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Falkland wolves

8 March 2013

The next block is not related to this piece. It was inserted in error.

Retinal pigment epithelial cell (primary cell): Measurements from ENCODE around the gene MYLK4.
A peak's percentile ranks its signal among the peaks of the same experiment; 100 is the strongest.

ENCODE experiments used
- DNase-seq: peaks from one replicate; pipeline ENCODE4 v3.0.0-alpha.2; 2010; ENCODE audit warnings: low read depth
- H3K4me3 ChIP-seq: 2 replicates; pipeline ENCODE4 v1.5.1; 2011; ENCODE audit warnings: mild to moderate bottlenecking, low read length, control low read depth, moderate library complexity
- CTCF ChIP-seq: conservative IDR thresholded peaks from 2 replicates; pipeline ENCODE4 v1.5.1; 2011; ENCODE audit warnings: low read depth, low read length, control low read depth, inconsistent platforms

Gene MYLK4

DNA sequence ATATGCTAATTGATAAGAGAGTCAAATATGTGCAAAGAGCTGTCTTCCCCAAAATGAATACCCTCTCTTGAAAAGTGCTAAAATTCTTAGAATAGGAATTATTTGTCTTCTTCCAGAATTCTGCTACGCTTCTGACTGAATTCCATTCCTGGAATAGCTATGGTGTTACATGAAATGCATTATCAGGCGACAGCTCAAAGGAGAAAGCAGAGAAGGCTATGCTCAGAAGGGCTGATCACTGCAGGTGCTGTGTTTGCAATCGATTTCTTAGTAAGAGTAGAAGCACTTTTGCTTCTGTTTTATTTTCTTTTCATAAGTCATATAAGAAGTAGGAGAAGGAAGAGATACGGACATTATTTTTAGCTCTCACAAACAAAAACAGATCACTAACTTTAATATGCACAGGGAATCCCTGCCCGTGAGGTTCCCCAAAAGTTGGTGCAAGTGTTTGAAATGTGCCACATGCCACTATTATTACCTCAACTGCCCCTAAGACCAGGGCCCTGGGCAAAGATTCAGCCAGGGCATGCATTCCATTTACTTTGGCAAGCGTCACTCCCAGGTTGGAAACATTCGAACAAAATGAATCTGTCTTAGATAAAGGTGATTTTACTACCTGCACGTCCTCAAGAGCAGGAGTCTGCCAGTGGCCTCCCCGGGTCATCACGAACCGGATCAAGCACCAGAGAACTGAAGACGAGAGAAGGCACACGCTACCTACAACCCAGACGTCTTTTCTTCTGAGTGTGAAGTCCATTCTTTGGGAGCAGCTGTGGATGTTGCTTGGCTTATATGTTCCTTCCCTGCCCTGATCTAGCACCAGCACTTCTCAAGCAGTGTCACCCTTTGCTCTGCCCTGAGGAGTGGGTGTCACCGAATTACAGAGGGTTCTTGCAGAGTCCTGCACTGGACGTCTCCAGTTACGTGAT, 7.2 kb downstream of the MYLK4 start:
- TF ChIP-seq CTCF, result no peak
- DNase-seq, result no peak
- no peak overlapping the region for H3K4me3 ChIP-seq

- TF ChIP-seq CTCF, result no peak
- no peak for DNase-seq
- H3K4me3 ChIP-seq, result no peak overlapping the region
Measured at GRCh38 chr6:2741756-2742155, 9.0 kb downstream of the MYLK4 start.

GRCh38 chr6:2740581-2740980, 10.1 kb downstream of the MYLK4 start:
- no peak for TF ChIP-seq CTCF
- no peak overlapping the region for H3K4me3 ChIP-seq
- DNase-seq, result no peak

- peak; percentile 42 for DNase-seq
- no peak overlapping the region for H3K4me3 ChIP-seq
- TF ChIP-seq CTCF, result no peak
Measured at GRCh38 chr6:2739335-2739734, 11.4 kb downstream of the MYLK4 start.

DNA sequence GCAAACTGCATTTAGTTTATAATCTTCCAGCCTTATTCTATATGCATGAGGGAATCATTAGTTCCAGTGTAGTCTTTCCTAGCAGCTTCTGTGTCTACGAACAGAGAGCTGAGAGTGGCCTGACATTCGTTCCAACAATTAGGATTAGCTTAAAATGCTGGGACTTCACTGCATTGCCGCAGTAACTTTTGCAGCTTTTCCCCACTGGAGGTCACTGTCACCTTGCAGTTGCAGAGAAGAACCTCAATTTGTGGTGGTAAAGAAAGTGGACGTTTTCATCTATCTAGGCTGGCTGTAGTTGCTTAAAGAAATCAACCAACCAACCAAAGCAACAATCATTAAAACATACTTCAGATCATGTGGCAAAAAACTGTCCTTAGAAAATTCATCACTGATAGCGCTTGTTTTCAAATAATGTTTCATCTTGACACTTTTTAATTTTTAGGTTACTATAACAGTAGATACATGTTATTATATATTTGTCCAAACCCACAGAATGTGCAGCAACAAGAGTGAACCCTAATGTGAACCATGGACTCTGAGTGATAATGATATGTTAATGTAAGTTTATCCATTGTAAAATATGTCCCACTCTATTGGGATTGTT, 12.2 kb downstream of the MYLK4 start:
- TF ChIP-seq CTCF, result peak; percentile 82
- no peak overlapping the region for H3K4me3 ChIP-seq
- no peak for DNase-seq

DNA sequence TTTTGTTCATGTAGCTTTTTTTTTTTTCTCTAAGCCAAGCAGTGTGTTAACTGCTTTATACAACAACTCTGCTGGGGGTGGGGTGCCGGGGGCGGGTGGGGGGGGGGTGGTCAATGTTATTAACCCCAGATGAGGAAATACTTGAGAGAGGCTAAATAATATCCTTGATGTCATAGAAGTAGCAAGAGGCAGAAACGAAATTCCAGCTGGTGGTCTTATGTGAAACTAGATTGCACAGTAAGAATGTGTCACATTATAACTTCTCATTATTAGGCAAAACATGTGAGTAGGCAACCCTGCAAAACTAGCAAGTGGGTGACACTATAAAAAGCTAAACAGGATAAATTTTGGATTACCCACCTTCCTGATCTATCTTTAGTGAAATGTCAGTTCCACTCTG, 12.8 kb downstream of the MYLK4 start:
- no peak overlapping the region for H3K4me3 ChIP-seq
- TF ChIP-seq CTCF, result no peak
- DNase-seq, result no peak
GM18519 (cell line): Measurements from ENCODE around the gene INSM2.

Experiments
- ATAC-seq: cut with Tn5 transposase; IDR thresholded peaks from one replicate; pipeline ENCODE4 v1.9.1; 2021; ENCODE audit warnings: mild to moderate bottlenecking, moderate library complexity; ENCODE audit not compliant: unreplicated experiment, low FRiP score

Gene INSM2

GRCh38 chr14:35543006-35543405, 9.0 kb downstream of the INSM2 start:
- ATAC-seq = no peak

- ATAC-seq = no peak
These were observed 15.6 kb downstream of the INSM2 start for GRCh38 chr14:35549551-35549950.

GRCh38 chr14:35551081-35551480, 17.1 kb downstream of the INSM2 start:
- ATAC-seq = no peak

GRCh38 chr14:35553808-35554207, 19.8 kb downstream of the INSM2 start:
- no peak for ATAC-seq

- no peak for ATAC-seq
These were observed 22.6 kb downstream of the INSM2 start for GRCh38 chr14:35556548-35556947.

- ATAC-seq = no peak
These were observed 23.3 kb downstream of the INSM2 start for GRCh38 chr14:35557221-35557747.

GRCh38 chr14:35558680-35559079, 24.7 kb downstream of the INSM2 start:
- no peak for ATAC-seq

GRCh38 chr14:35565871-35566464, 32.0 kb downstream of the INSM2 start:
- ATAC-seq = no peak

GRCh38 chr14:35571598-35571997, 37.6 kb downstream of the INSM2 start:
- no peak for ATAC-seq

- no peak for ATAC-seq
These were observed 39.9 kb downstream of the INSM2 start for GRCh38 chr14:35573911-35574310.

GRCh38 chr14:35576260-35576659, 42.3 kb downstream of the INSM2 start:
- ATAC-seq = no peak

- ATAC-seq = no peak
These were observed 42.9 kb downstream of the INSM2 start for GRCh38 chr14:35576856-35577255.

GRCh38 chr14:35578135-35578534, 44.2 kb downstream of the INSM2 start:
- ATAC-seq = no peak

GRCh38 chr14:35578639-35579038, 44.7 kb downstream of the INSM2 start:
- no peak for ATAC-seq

Apparently, when European ships first arrived in the Falkland Islands around 300 years ago there was just one mammal species living there – the so called Falkland wolf. They resembled foxes rather than wolves and lived off marine animals such as penguins and seals. There was a similar species living on mainland Argentina but both of them died out after coming into contact sith humans – keeping livestock such as sheep isn't the best thing around wolves. Darwin wrote about them and he wondered how the animal had reached a group of islands 300 miles from the South American coast, down in the southern ocean – see www.io9.com/5988917/geneticists-may-have-just-solved-one-of-natures-most… Genetics revealed the mainland and Falkland specimens have evolved separately from a common ancestor – going back 16,000 years ago. This was, in effect, the End of the Ice Age, and probably involved an event of some kind. In the Late Glacial Maximum there was a shallow and narrow strait between the islands and the mainland, allowing the animal to cross over when the sea was frozen and iced over, possibly in pursuit of marine prey. Sea levels, at that moment in time, rose and flooded what are now submarine terraces off the coast of Argentina, isolating the animal – which continued to thrive.

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